Biopics are becoming all the rage in the current wave of Indian cinema, with each industry producing and popularizing lesser-known aspects of beloved celebrities. Mahanati follows the life of the South Indian actress Savitri, from her childhood days to her final days. The film begins in the 1980s by introducing Madhuravani alias Vani (Samantha Akkineni), a journalist who has been assigned to cover the story of Savitri (Keerthy Suresh). She, along with her photographer Anthony (Vijay Deverakonda), embark on a journey to uncover bits and pieces of the actress’ life, including her entry into films, her love affair and marriage to Gemini Ganesan (Dulquer Salmaan), and other highs and lows of her career and personal life.
In any biopic, storytelling of a character’s life narrative is important and can make or break the film. Nag Ashwin’s direction is excellent and the interweaving of Savitri’s life (through flashback) with the lives of Vani and Anthony offers a comfortable balance of past and present. The characterization of Savitri provides viewers with a multifaceted view of who she is both as a superstar and a human being. From her magnanimous nature to her brilliance as an actress, Savitri is a fiercely dedicated and hardworking woman with a kind and compassionate heart. The blossoming of her love for Gemini Ganesan is shown so subtly and beautifully, alongside her upward climb towards success in the movie business.
As a period film set in the 50s/60s and 80s, Mahanati’s settings and recreation of these eras is a nostalgic walk down memory lane for folks who grew up idolizing Savitri during these times. Dani Sanchez-Lopez’s cinematography is fantastic, and certain scenes depicting Savitri’s relationship with alcohol and alcoholism uniquely capture the quandaries of her mind and substance addiction. The music and background score by Mickey J Meyer infuses Indian elements with string orchestration in melodies that appeal to the ears and suit the visual vibe of the movie. While certain scenes appear dramatic and over the top by current standards of filmmaking and storytelling, they are justified by the fact that the majority of this film is set in a time period of up to six decades ago.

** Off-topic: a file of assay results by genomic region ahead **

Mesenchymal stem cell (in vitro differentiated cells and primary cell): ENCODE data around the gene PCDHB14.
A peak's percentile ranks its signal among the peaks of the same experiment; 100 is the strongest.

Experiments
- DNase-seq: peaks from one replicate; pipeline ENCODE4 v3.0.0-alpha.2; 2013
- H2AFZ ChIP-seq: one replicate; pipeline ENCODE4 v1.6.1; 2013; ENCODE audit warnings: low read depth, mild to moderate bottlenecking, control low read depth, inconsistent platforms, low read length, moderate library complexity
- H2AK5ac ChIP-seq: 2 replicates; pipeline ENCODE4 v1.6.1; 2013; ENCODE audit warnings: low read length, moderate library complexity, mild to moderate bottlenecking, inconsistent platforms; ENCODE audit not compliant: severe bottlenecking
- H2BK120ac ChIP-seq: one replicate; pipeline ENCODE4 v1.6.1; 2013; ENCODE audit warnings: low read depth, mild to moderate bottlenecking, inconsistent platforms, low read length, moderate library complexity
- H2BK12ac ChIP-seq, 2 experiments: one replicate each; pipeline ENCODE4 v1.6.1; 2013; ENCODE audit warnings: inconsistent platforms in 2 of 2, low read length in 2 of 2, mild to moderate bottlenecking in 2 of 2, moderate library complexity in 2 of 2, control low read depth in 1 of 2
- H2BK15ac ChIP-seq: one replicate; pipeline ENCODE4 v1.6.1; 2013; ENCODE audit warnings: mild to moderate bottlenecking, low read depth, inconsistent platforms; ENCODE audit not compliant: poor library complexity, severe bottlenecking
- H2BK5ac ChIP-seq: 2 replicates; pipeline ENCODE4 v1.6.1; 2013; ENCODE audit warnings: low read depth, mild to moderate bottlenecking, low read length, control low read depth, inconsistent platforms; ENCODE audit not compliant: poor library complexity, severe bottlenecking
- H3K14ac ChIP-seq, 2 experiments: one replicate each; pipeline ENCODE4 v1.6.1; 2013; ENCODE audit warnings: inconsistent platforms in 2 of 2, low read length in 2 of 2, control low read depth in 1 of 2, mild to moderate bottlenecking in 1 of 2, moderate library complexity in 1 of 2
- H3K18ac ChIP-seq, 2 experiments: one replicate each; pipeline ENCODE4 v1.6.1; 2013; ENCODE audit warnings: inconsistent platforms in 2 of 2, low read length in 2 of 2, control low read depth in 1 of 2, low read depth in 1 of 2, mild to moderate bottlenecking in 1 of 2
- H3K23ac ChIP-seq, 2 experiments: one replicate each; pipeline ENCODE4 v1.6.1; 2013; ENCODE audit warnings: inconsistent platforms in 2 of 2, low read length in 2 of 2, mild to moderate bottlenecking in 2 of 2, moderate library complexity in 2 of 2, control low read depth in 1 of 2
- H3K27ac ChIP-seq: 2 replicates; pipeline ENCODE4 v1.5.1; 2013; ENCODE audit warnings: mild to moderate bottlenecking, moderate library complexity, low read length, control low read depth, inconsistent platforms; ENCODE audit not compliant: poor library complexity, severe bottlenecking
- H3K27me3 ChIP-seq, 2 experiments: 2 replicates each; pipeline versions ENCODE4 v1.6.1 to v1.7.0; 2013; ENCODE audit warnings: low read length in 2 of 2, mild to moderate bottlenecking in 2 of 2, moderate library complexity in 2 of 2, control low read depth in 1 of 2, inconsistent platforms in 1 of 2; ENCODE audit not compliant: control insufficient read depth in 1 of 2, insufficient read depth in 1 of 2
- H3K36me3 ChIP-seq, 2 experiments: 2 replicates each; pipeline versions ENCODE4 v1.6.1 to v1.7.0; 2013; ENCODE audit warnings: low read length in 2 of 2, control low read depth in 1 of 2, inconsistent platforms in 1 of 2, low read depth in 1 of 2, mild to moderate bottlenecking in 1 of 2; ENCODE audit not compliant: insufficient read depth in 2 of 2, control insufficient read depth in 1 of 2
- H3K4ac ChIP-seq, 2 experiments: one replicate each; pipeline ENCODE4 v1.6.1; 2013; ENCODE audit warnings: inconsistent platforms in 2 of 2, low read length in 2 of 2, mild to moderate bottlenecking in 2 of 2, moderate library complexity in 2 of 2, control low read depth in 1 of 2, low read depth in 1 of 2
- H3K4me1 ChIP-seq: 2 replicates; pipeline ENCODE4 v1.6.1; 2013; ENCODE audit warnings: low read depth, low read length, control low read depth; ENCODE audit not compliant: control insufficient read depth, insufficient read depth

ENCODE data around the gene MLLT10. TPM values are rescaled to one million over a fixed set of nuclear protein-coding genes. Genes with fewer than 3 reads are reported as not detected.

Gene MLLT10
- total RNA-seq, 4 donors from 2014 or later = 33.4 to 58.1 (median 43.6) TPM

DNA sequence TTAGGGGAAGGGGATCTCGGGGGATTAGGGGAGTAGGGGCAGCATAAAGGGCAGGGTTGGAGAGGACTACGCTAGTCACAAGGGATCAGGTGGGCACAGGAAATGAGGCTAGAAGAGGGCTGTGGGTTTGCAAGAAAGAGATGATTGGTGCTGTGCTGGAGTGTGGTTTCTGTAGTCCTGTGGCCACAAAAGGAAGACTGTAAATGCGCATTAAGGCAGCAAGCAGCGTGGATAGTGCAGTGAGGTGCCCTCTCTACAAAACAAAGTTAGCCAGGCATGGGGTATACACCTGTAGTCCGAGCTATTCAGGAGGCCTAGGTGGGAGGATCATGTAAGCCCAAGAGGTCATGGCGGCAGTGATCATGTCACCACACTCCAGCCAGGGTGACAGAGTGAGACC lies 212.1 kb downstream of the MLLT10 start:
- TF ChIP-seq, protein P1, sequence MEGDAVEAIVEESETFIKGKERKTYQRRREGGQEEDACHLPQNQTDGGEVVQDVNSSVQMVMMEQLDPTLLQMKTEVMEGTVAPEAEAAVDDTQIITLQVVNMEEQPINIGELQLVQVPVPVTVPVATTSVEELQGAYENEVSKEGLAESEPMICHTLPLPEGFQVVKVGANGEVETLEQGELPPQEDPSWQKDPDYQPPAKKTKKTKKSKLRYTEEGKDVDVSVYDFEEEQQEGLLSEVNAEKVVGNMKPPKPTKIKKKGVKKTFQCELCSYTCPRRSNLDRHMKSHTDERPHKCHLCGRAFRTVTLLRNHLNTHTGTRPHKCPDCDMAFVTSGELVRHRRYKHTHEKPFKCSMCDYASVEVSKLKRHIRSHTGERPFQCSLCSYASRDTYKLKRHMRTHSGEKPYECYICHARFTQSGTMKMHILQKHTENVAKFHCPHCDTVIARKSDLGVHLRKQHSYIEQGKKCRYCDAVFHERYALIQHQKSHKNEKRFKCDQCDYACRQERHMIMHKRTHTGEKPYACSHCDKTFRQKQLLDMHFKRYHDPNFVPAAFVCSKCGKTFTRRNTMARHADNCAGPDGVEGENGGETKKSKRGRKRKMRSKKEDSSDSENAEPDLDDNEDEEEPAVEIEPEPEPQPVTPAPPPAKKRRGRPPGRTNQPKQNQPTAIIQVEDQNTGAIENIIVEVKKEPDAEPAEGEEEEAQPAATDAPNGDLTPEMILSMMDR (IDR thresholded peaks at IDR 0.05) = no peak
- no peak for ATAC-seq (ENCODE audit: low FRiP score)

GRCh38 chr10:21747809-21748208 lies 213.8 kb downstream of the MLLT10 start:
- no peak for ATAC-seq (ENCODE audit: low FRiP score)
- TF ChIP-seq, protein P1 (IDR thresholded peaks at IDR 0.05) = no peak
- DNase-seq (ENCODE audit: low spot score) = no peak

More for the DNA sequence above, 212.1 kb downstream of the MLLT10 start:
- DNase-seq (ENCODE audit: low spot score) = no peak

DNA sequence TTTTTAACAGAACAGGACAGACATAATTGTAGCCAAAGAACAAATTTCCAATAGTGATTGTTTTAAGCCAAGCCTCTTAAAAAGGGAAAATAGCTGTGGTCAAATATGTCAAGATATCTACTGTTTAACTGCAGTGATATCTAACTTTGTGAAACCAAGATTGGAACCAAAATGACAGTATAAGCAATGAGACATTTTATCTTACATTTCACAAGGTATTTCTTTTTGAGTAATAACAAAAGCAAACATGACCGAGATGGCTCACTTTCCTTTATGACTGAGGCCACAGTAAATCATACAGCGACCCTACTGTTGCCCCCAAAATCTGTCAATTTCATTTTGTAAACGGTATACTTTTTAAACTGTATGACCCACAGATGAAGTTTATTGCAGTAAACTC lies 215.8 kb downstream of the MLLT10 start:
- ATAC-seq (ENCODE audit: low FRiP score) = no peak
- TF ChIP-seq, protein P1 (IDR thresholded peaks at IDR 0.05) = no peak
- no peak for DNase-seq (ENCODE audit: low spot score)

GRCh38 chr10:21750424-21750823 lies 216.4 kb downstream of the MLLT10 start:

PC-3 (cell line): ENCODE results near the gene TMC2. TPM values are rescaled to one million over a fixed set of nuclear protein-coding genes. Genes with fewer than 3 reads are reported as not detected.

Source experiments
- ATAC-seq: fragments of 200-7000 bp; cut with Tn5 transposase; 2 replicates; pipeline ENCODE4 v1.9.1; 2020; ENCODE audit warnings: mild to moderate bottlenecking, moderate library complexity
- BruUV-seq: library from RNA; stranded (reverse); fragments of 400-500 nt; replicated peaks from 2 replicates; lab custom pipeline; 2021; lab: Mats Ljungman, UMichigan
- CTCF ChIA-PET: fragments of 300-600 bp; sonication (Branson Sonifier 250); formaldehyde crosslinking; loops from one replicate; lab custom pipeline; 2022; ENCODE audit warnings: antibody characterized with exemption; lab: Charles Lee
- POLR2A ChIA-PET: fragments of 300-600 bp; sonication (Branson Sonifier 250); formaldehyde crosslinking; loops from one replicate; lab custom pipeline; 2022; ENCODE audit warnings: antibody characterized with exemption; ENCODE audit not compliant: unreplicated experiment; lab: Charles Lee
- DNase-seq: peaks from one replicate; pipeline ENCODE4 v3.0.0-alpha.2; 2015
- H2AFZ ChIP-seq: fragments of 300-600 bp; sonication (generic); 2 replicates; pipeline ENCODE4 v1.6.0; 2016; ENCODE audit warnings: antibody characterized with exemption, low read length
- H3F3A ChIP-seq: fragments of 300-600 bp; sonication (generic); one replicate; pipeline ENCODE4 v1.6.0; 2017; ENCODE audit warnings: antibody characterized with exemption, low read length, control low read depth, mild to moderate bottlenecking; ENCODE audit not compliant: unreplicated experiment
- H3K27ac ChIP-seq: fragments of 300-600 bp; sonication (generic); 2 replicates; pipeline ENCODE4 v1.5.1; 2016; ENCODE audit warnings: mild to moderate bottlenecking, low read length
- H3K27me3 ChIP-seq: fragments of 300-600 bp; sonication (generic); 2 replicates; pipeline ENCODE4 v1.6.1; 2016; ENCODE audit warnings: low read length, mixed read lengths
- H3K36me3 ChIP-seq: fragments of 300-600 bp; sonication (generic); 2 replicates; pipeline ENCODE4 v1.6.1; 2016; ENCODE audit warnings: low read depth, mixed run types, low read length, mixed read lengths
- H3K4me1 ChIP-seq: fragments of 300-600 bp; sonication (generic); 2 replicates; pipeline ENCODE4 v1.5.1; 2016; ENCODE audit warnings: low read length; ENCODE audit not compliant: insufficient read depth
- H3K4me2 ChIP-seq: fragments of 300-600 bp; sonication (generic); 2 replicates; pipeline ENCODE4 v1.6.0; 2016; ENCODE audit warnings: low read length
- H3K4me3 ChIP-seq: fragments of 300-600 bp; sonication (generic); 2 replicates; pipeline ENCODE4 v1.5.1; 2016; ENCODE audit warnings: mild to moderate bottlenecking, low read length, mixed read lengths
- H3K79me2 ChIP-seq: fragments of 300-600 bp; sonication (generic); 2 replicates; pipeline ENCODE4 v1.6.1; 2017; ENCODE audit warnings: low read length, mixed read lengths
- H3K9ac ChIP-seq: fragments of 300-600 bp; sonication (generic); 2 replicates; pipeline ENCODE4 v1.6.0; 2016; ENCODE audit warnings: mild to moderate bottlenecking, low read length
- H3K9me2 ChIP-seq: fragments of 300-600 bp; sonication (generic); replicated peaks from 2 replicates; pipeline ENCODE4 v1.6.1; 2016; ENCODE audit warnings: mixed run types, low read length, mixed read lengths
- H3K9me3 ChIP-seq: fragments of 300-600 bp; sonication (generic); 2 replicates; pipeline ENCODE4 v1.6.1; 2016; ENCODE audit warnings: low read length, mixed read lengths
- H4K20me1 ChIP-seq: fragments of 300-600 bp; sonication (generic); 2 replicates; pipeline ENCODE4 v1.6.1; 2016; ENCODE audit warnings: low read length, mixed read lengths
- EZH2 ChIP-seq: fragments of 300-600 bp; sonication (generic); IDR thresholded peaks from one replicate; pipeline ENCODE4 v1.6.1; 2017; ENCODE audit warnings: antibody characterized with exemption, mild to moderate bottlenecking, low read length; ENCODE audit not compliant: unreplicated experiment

Coming to the performances, Keerthy Suresh has done an incredible job as the superstar Savitri. From the young bubbly adolescent to the successful superstar to the helpless alcoholic mother, Keerthy excels in all facets of the dynamic actress Savitri. Dulquer Salmaan is charming as ever as Kadhal Mannan Gemini Ganesan, portraying the character’s love and admiration for Savitri as well as his insecurities and inner turmoil in their relationship. Samantha perfectly fits the role of the intelligent but shy journalist Vani, and her ending conversation with the Mahanati herself is heartfelt.
Final Verdict: Mahanati is an inspiring Telugu-Tamil biopic that highlights the life of one of yesteryear’s beloved starlets Savitri. Although it is relatively long (almost 3 hours), this film is a definite tear-jerker, even for folks who are less familiar with Savitri’s life and body of work.